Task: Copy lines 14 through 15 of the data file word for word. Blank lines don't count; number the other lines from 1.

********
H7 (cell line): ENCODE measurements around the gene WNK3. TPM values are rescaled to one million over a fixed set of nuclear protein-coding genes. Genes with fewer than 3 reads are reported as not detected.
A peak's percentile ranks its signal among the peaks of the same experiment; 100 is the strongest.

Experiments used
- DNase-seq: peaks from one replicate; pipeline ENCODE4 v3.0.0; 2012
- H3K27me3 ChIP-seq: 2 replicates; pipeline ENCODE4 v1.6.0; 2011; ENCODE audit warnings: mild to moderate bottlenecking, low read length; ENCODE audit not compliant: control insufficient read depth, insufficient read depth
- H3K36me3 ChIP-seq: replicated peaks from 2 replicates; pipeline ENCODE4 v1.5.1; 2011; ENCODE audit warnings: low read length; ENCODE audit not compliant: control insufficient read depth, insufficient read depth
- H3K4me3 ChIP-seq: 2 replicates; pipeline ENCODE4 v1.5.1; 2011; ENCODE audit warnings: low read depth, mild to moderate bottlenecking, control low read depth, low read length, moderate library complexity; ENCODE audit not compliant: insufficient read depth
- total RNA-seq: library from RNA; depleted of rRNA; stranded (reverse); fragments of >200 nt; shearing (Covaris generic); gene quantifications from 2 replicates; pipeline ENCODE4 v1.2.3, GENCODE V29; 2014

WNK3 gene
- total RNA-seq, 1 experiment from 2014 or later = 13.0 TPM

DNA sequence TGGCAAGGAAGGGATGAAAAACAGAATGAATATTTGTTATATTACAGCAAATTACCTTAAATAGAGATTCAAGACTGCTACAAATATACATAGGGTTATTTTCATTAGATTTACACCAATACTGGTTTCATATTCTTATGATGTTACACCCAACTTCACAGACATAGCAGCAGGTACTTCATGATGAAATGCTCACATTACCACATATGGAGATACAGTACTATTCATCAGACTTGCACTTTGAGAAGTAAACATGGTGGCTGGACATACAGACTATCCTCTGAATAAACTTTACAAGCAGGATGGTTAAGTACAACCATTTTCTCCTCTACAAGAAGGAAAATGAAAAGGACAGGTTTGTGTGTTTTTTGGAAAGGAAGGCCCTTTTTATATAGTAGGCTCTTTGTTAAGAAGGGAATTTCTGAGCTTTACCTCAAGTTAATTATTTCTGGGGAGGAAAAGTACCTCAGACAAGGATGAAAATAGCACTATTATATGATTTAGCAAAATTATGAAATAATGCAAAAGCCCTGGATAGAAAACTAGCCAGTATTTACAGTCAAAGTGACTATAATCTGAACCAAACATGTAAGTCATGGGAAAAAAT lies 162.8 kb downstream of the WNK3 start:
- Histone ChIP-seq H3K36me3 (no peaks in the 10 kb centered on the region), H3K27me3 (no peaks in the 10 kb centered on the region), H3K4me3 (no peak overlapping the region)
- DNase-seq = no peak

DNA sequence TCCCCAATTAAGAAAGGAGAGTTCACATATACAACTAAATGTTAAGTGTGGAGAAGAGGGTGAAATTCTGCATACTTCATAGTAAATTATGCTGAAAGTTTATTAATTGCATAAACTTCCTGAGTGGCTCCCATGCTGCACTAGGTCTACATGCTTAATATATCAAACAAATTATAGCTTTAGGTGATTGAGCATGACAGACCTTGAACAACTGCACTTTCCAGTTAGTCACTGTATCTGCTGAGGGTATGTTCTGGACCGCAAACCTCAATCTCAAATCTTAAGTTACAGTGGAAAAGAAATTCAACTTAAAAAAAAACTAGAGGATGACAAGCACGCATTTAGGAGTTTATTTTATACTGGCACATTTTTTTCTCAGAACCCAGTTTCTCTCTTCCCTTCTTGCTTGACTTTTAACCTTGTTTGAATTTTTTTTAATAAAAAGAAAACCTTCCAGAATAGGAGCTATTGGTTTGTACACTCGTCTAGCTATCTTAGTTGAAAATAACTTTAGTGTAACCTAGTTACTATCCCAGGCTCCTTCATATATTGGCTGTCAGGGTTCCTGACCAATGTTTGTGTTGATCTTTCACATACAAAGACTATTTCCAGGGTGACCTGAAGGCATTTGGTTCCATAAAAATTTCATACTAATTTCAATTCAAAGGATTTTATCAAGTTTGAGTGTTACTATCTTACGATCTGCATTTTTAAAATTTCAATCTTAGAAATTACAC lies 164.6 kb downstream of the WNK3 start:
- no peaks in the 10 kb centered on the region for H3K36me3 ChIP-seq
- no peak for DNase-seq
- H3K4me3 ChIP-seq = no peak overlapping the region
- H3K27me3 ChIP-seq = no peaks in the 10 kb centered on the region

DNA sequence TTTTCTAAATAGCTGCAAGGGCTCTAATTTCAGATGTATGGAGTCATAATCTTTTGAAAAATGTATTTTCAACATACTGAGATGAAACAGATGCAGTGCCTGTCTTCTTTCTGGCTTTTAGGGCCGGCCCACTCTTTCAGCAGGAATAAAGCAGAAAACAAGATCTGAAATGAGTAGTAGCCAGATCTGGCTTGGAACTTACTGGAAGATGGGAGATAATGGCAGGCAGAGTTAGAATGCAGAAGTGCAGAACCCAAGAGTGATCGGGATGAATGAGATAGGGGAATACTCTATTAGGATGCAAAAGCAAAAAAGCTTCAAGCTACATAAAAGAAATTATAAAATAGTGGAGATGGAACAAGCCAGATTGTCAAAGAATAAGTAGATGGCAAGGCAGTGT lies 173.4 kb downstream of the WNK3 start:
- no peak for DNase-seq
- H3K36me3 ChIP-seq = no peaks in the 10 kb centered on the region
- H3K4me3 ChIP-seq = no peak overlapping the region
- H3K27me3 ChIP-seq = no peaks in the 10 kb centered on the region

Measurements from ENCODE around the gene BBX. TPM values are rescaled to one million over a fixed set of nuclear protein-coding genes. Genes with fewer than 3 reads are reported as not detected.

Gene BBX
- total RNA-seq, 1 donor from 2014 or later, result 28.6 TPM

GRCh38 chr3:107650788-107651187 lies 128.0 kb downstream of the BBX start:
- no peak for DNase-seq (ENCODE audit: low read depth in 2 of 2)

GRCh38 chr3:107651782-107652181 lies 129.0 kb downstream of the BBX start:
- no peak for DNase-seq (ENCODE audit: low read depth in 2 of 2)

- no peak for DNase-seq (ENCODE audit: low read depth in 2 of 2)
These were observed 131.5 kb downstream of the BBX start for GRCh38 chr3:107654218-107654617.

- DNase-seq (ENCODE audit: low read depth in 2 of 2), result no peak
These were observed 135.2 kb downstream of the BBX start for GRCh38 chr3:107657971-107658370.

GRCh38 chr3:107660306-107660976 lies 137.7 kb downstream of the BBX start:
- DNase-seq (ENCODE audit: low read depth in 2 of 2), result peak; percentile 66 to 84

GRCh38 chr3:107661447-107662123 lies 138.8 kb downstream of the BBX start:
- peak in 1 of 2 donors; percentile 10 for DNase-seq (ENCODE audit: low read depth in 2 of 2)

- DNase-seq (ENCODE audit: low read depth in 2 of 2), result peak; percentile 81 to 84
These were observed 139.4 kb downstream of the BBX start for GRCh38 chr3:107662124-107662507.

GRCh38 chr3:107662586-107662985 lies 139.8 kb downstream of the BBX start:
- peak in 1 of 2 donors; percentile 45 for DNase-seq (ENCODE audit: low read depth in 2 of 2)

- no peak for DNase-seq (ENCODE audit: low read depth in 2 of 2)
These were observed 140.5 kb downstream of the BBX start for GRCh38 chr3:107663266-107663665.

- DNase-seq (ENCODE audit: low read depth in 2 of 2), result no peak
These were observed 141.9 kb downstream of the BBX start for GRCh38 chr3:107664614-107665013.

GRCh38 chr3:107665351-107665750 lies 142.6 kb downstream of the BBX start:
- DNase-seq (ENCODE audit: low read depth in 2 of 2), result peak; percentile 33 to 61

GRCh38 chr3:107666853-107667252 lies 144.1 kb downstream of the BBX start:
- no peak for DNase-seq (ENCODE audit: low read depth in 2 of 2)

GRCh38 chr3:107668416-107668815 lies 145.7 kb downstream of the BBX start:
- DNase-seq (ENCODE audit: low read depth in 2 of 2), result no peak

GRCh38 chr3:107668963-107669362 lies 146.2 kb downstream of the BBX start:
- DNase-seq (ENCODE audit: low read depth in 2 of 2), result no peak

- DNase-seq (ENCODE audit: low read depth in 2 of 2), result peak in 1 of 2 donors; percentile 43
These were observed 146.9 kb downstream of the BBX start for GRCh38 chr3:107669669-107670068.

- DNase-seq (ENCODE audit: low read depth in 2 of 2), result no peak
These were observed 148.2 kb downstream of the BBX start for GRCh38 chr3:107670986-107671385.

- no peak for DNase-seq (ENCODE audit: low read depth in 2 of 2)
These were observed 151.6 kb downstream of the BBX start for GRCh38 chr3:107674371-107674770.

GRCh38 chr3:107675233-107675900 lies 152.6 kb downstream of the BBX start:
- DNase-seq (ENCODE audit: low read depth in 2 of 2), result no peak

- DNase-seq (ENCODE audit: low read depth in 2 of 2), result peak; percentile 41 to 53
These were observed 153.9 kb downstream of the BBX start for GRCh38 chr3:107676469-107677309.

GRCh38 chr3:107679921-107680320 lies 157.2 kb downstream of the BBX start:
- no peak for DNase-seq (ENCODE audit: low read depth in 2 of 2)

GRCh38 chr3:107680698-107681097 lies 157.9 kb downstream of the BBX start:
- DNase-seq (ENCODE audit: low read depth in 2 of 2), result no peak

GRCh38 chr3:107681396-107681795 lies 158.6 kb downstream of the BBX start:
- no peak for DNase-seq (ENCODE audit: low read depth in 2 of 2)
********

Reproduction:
DNA sequence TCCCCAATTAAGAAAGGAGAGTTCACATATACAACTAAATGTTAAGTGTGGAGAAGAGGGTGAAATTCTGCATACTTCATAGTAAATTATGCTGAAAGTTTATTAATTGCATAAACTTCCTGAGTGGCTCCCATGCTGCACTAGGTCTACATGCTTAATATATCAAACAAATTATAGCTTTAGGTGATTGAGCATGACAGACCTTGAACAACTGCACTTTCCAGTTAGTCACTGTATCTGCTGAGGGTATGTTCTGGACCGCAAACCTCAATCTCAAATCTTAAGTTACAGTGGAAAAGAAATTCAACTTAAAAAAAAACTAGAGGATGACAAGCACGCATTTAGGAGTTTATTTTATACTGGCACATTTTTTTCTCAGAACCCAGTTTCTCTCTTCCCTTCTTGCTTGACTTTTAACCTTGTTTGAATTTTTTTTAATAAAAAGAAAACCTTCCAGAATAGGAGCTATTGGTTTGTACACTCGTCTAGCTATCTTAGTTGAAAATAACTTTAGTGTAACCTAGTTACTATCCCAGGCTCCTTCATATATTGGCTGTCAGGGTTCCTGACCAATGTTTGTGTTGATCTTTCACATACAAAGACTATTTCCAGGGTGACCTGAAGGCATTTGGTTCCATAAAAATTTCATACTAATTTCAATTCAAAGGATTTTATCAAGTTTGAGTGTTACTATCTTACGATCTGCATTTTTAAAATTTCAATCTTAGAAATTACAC lies 164.6 kb downstream of the WNK3 start:
- no peaks in the 10 kb centered on the region for H3K36me3 ChIP-seq